Out of Africa

Thomas Geraghty and his students fight for truth, justice, but not necessarily the American way

Published in 2006 Illinois Super Lawyers — February 2006

"The place looked a lot like a concentration camp,” says David Hamsher, a Northwestern law student. He is describing a bare room, 30 feet by 15 feet, housing more than 100 people awaiting trial at a prison in Malawi in southeast Africa. “Each prisoner was sitting cross-legged on the floor directly next to another prisoner,” he says. “Apparently the prisoners sleep sitting up or like sardines on the floor. The room reeked of urine. TB, HIV and malaria all run rampant in the prison. Their daily diet consists of one bowl of cornmeal once a day. The warden genuinely wanted to improve the conditions.”
 
It was professor Thomas Geraghty who led his Northwestern law students, including Hamsher, to Africa in 2004 to help leaders from 22 African countries improve their legal systems. The students helped create a document African officials presented to the United Nations Congress on Crime Prevention and Criminal Justice.
 
“When you face problems as basic as [the prison conditions],” Geraghty says, “you see the challenge to maintain the legal system. Our students go abroad and see that the resources are so meager they scratch their heads. They see it as a transformative experience. You become less judgmental. We’re extremely privileged. If we want other countries to have a legal system like we do, we have to devote a lot more resources to it.”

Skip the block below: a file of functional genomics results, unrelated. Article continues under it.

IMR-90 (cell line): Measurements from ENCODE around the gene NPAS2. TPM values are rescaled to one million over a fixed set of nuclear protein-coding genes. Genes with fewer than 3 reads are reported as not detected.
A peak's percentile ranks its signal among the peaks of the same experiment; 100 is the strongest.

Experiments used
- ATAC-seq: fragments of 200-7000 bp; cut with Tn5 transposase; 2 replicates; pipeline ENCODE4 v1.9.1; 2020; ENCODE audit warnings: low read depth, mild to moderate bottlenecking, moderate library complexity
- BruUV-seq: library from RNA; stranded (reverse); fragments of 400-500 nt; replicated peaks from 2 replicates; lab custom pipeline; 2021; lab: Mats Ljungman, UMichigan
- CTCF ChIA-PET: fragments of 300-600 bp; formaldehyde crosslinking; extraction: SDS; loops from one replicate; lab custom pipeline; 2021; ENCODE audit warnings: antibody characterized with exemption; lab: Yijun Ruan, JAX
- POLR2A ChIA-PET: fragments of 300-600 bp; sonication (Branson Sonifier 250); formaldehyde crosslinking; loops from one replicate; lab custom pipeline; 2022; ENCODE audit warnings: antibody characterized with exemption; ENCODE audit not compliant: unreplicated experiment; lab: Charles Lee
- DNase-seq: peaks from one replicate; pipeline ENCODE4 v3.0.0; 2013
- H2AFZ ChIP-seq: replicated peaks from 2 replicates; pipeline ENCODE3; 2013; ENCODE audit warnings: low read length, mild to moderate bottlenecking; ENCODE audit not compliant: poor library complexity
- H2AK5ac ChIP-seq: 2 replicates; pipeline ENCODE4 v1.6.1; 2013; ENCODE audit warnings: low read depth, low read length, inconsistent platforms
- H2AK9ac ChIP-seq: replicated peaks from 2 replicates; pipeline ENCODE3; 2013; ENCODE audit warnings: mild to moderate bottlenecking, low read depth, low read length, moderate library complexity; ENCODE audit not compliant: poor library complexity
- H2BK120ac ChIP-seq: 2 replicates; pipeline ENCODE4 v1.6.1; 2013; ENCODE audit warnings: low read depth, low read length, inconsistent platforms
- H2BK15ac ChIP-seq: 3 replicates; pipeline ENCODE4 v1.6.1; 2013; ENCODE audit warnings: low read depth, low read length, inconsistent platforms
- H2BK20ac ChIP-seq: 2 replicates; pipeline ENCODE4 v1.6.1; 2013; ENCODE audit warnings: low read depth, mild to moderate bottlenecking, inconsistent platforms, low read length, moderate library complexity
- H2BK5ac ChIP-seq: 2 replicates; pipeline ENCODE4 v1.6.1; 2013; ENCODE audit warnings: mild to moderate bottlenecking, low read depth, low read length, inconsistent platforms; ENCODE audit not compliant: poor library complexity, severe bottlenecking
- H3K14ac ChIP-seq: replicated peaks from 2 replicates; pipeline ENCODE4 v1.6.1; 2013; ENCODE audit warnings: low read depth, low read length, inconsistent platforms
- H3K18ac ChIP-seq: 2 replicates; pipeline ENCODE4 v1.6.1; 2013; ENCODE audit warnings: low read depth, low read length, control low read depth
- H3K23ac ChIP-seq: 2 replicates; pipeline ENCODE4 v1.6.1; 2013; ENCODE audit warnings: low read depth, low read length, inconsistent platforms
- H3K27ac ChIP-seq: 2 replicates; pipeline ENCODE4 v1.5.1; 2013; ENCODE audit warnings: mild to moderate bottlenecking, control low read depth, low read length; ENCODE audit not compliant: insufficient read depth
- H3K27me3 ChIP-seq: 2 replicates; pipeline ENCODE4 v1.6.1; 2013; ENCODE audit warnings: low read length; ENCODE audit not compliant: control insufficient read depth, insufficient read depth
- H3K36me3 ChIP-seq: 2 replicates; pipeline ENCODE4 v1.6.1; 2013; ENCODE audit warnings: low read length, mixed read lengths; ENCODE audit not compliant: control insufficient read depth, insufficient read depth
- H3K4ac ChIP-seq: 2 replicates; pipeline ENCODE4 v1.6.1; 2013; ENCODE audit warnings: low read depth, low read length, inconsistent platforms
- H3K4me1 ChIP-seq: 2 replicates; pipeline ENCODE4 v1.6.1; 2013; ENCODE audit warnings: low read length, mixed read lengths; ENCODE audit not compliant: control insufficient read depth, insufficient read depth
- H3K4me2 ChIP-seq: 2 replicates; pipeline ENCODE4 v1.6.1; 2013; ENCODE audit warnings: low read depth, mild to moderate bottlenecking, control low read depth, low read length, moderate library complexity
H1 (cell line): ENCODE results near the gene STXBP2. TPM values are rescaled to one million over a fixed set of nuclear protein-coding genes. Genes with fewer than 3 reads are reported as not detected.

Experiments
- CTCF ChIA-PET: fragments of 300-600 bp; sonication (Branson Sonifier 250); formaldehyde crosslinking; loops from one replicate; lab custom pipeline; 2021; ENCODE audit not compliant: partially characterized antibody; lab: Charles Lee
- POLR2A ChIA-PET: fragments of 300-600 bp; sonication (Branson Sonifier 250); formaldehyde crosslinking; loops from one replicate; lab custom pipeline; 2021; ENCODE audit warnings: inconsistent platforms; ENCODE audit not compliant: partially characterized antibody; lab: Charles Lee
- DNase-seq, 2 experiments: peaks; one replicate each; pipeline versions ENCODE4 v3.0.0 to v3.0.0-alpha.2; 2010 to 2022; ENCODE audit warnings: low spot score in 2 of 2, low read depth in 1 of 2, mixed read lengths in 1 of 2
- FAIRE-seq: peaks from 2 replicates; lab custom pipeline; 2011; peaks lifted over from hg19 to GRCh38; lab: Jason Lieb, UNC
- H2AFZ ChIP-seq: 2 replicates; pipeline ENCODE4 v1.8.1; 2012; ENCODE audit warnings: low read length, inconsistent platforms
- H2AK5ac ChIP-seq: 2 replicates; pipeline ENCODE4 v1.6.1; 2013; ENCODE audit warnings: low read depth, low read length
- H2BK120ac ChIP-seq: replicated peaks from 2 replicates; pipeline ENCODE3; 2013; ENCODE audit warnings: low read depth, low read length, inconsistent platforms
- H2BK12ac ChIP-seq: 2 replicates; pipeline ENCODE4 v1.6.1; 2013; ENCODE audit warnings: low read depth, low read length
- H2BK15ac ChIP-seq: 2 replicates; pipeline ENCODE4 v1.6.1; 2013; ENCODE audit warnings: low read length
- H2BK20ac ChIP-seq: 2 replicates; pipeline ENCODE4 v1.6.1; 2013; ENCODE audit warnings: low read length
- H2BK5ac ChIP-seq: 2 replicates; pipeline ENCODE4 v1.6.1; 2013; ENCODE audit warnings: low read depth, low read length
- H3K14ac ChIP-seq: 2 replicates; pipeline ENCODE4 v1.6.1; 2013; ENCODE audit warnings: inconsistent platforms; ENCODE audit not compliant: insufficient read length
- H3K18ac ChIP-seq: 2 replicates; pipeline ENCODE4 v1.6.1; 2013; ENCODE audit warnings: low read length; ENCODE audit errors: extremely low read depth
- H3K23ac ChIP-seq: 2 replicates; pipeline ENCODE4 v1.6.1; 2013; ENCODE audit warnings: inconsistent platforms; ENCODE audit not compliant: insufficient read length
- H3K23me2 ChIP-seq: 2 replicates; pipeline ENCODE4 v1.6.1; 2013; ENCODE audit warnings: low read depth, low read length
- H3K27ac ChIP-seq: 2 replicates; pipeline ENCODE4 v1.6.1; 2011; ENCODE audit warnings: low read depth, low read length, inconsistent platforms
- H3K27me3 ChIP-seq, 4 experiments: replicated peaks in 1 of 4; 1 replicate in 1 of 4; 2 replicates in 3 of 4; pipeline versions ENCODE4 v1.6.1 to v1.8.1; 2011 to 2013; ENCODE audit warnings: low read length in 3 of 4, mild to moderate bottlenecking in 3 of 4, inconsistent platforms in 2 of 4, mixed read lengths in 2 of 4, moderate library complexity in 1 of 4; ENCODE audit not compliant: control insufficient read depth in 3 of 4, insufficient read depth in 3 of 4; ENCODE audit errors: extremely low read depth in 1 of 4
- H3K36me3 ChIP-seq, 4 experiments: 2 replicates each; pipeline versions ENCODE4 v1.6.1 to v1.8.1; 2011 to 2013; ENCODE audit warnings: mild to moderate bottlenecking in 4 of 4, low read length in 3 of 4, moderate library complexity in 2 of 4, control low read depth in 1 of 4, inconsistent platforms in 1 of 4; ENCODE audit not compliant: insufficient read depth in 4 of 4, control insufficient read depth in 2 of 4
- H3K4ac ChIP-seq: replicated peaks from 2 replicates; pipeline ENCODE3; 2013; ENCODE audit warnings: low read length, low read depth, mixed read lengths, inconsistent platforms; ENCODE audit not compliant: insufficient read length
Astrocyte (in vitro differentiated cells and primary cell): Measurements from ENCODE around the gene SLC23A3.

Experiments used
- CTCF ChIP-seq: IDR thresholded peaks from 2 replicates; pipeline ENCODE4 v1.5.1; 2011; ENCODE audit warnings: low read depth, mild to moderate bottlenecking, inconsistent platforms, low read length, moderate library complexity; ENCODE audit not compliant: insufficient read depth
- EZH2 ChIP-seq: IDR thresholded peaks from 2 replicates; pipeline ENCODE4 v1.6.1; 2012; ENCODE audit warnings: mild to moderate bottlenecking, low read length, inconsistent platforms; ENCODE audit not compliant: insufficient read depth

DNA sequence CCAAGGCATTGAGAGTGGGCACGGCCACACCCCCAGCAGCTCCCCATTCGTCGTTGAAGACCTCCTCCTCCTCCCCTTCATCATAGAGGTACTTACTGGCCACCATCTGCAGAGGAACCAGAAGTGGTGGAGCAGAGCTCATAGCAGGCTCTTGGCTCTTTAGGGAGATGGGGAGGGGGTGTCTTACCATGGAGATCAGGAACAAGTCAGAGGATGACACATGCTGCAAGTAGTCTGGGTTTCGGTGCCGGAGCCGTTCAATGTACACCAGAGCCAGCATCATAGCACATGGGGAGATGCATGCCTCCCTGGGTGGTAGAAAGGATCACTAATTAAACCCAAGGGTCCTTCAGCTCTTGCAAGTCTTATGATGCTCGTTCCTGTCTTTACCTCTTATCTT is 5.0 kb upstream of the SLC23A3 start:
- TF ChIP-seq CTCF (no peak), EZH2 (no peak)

The students saw an extreme shortage of trained attorneys and a need for a system to send paralegals into prisons to determine who should petition to be released. “It’s a cost-effective way to track prisoners and get legal services to people who will never see a lawyer,” Geraghty says.
 
The Malawi project was one of many that have sprung from Northwestern’s International Team Project, which has sent students to study legal issues in countries like Vietnam, Cuba, China and Uganda.
 
Geraghty became interested in helping Africans while he was in college. His friends suggested a project called Operation Crossroads Africa, a precursor to the Peace Corps. He joined Crossroads and spent a summer in Chad. Geraghty also lived in Ethiopia for a year, where he studied the legal system. He has contributed to the legal program at Addis Ababa University in Ethiopia, and a few Ethiopian professors have visited his classes in Chicago.
 
The image of African street children sticks with Geraghty. “You wonder how they can possibly survive under those conditions and be so bright, energetic and have such positive attitudes about life,” he says. “You’re inspired by their resilience and courage.”
 
Geraghty downplays his impact on Africans, preferring to praise those who live there and work every day to build the legal systems. He also doesn’t shove American jurisprudence down their throats. “I tell my students, ‘You have to be careful about coming in as a sort of legal imperialist, as if you have all the answers.’”
 
A champion for juvenile justice stateside as well, Geraghty is a trial attorney and director of the Bluhm Legal Clinic at Northwestern. The clinic plays a key role in reforming the juvenile justice system and exonerating death row inmates.
 
“At school,” Hamsher says, “Tom keeps up with dozens of cases, argues some of them, keeps in touch with hundreds of students past and present, writes articles and book reviews and does all of them exceedingly well. I have immense respect for his knowledge of local and international law and his untiring dedication to imparting his wisdom and passion to students.”
 
When not dealing with heavy topics, Geraghty unwinds playing golf or tennis. “I like carpentry and spending time with my family,” including wife, Diane, and four grown children, all attorneys or law students. “But we love the work we do in Africa. It really isn’t a strain; it’s a privilege.”

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